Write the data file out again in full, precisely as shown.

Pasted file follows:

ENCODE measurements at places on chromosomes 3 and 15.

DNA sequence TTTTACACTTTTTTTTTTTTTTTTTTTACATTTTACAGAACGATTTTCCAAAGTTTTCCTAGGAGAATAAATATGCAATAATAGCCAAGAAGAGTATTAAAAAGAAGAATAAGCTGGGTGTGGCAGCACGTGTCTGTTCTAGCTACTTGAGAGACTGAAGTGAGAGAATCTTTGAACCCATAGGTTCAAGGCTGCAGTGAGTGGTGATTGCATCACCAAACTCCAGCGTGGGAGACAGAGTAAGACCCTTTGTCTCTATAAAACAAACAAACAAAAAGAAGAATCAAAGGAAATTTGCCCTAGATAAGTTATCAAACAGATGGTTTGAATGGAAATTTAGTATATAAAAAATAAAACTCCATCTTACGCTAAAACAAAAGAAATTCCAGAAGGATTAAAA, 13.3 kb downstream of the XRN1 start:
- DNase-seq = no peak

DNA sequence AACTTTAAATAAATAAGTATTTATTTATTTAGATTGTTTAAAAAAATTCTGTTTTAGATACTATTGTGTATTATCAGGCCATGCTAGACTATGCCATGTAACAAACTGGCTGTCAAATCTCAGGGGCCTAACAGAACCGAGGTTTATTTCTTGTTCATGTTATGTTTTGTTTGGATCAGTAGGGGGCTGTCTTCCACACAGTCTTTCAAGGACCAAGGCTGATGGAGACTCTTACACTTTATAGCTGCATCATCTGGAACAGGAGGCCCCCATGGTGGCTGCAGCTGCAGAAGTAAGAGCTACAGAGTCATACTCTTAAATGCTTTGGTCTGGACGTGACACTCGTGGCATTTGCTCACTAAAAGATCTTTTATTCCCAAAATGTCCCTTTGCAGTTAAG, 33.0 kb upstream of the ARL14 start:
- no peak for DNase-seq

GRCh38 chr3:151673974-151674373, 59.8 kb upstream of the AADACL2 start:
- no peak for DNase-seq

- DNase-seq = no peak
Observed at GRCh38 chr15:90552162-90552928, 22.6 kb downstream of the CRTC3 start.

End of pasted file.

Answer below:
ENCODE measurements at places on chromosomes 3 and 15.

DNA sequence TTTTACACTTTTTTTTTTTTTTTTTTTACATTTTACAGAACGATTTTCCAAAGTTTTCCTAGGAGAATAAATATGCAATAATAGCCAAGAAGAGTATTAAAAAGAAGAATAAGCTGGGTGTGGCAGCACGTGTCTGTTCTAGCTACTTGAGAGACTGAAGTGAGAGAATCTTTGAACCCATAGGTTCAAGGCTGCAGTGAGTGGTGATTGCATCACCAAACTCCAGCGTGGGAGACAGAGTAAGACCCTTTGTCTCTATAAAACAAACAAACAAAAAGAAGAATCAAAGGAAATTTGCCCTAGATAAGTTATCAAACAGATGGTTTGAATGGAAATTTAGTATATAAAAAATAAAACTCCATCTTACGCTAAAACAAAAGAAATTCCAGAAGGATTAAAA, 13.3 kb downstream of the XRN1 start:
- DNase-seq = no peak

DNA sequence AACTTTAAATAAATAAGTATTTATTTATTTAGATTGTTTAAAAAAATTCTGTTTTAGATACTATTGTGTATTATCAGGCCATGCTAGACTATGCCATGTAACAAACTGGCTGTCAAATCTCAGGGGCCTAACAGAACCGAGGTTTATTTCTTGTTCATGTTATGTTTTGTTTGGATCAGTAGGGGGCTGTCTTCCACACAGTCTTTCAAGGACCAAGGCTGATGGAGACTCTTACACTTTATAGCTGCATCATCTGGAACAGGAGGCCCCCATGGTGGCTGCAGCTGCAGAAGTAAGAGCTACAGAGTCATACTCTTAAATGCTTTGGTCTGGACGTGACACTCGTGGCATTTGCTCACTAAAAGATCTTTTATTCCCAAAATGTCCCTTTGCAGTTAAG, 33.0 kb upstream of the ARL14 start:
- no peak for DNase-seq

GRCh38 chr3:151673974-151674373, 59.8 kb upstream of the AADACL2 start:
- no peak for DNase-seq

- DNase-seq = no peak
Observed at GRCh38 chr15:90552162-90552928, 22.6 kb downstream of the CRTC3 start.